El_Arrow
  • El_Arrow
Help! find the taylor series for f(x) center at the given value
Mathematics
  • Stacey Warren - Expert brainly.com
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SOLVED
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schrodinger
  • schrodinger
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El_Arrow
  • El_Arrow
f(x)=9x^-2 and a=1
El_Arrow
  • El_Arrow
i already got the series i just need the sum |dw:1437185617267:dw|
El_Arrow
  • El_Arrow
@triciaal @Michele_Laino

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El_Arrow
  • El_Arrow
i got 9 - 18/1! (x-1) + 52/2! (x-1)^2 - 216/3! (x-1)^3 + 1080/4! (x-1)^4 - 6480/5! (x-1)^5
El_Arrow
  • El_Arrow
@dumbcow
El_Arrow
  • El_Arrow
@Concentrationalizing help with one more problem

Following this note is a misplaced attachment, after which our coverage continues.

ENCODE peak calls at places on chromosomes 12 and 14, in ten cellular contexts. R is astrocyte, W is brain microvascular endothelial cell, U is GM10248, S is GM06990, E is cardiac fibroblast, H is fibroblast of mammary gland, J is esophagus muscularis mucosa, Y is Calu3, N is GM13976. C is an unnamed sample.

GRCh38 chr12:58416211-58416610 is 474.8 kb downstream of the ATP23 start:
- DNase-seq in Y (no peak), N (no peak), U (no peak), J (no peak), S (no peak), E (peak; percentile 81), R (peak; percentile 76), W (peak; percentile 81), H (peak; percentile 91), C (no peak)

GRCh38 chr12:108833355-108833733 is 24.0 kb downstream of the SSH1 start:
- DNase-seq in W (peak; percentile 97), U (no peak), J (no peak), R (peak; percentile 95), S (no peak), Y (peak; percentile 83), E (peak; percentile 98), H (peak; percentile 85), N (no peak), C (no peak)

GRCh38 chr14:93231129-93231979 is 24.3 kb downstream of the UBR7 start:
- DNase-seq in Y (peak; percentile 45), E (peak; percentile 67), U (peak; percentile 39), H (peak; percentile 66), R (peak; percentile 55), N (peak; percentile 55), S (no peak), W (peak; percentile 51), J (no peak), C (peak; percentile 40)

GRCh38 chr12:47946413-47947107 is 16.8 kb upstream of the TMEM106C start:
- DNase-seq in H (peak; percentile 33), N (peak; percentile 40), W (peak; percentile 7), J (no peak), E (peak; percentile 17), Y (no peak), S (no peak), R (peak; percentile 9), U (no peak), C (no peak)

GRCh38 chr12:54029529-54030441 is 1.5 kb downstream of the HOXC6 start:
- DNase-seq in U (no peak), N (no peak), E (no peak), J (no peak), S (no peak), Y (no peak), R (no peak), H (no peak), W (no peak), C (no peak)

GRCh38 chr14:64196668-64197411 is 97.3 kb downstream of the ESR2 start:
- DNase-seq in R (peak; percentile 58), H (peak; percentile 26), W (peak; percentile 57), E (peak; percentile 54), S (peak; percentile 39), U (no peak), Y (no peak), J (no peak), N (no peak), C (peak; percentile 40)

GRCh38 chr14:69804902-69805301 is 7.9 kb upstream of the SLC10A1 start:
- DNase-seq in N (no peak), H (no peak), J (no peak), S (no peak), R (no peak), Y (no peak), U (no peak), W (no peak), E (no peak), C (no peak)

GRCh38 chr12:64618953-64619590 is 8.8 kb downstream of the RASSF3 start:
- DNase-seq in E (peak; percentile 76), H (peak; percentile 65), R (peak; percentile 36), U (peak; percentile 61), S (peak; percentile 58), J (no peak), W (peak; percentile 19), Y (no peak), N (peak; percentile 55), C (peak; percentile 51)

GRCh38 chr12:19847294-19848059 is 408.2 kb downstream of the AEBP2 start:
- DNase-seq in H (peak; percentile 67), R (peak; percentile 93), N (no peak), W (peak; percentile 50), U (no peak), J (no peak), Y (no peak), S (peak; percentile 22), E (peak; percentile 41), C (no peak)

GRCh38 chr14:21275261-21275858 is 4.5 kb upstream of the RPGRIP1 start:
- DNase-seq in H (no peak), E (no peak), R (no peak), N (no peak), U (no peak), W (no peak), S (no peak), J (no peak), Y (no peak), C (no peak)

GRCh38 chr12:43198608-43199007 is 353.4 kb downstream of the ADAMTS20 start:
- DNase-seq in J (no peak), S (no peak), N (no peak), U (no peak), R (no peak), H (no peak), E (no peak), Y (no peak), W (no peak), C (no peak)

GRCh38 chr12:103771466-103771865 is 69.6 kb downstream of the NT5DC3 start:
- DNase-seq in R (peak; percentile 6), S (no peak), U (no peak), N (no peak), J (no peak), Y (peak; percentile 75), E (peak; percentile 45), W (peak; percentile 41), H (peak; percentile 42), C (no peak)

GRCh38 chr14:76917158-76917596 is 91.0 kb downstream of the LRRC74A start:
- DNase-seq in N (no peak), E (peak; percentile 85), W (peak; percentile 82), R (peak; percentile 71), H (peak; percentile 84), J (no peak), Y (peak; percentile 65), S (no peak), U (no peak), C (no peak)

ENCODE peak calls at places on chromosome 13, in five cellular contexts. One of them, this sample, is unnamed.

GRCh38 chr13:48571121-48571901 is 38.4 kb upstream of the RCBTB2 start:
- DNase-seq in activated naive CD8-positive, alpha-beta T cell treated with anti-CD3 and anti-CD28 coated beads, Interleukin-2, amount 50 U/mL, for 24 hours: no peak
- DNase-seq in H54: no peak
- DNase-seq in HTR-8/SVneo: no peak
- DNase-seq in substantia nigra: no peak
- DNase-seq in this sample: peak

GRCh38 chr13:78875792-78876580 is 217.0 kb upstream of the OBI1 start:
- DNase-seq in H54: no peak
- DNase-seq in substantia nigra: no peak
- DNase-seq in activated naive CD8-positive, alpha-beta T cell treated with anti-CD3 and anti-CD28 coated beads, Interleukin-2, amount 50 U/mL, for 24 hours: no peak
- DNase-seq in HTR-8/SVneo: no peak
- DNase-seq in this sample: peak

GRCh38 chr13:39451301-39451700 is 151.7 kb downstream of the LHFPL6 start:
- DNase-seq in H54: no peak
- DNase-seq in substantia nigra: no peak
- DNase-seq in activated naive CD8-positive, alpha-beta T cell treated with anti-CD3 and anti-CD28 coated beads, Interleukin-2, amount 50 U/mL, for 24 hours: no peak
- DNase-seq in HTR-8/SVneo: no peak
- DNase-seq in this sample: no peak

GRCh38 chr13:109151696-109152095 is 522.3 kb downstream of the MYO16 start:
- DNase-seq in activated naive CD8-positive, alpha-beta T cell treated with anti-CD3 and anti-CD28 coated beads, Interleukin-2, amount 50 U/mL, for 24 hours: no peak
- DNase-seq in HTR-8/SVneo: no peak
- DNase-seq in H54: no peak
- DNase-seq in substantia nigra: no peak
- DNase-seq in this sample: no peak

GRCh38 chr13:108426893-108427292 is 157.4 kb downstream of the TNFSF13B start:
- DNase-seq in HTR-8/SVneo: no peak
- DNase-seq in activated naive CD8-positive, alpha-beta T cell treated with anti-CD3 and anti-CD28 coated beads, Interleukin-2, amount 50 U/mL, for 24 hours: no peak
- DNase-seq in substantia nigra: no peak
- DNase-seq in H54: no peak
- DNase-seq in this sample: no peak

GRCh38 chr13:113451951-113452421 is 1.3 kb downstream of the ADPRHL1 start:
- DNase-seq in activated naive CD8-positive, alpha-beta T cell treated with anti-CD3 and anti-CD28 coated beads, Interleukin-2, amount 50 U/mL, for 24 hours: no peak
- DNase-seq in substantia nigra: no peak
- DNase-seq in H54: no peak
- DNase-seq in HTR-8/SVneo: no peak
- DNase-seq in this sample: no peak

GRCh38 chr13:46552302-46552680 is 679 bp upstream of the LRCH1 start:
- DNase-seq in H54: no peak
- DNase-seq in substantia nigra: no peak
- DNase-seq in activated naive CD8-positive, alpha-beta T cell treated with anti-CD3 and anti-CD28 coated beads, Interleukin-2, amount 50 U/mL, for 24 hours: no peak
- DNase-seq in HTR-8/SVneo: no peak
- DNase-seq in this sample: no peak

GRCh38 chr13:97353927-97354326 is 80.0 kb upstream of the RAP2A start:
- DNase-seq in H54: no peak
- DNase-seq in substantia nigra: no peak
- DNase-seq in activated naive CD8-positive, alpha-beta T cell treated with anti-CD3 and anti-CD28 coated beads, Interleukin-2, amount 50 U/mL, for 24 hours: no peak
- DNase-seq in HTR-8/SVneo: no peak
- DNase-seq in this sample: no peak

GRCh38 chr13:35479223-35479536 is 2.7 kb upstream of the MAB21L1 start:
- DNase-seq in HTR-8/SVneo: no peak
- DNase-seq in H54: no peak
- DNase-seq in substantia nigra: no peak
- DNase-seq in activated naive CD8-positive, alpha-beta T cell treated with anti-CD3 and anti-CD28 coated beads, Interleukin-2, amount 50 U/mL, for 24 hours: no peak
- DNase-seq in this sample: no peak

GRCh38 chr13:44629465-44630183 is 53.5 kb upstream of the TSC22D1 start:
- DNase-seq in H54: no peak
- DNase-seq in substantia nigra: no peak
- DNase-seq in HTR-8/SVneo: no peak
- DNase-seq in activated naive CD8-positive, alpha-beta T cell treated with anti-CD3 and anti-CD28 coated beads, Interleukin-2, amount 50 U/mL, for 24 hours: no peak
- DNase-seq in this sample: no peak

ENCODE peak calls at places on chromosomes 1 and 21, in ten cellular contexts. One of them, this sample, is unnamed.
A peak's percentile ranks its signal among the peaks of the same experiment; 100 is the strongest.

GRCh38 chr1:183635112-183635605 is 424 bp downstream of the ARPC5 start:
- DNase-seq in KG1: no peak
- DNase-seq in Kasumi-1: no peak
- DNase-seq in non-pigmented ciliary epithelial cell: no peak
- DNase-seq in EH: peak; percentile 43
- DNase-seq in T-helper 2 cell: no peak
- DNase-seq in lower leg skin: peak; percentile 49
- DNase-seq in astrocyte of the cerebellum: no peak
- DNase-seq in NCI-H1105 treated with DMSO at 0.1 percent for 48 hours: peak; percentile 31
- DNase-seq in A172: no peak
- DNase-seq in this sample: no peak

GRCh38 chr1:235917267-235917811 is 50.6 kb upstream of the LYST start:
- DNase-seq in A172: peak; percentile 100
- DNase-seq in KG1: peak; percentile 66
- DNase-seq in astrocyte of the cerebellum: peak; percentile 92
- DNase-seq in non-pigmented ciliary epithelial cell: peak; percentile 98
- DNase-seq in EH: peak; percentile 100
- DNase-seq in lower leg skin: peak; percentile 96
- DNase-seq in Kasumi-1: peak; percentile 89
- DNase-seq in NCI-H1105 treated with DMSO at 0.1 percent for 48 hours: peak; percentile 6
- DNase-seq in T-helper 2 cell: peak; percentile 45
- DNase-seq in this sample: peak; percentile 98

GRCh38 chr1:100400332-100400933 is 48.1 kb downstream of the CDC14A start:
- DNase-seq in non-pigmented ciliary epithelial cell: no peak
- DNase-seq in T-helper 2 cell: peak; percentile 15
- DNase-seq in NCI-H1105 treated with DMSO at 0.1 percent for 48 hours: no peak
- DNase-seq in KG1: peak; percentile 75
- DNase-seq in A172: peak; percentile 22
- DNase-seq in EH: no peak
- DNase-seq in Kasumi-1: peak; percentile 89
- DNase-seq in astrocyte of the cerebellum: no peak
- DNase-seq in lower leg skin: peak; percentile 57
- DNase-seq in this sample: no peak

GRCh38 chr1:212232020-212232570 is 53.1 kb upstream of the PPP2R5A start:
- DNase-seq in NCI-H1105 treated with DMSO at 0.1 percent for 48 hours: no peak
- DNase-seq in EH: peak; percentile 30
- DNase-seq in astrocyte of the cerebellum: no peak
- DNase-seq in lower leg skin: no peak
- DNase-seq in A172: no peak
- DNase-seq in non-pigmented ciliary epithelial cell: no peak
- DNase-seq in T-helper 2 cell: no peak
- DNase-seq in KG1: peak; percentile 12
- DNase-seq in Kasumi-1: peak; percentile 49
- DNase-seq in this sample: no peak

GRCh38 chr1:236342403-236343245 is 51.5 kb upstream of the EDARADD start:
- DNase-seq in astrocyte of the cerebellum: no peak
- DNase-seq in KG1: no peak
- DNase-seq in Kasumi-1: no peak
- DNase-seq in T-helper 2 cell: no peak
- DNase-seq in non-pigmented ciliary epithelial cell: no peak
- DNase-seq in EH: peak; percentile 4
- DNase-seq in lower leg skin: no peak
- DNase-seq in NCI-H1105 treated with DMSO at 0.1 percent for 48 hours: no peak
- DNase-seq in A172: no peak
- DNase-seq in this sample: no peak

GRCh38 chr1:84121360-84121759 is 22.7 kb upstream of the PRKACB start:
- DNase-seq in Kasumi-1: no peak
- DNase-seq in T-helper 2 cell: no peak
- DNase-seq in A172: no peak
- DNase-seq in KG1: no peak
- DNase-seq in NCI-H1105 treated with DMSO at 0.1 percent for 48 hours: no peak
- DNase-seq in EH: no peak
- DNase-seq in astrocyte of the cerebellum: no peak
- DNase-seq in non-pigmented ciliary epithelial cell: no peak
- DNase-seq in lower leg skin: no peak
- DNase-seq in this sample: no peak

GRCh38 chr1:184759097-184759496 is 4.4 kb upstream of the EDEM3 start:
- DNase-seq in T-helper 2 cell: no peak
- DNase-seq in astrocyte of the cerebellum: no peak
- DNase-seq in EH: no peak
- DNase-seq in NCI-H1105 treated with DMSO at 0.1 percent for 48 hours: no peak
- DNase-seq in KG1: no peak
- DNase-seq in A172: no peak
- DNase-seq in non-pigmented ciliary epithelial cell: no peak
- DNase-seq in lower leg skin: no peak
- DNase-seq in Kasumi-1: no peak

anonymous
  • anonymous
What do you mean? You have the series but need the sum? Saying you need a sum implies that there's a numerical answer when there isnt.
anonymous
  • anonymous
You mean you need the nth term?
El_Arrow
  • El_Arrow
yeah thats what i meant
anonymous
  • anonymous
I would suggest doing what we did before, actually. Consider integrating the function and then applying the new center. \[\int\limits_{}^{}\frac{ 9 }{ x^{2} }dx = -\frac{ 9 }{ x }+C\] Now I want to shift this antiderivative. It would have been too difficult to do so while it was squared, though. So what we can do is write this in the form of a geo-series by doing this: \[-\frac{ 9 }{ x } + C = \frac{ 9 }{ 1-x-1 } = \frac{ 9 }{ 1-(x+1) } = 9\sum_{n=0}^{\infty} (x+1)^{n} + C\] Now proceed exactly like we did in the last problem. Since we'll be differentiating, we don't need to worry about the +C.
El_Arrow
  • El_Arrow
okay so that would be (9x+1)^n right
anonymous
  • anonymous
No, the 9 is just stuck outside. Not much you can do with it. Gotta head out, though. Good luck :)
El_Arrow
  • El_Arrow
@iambatman could you please help?

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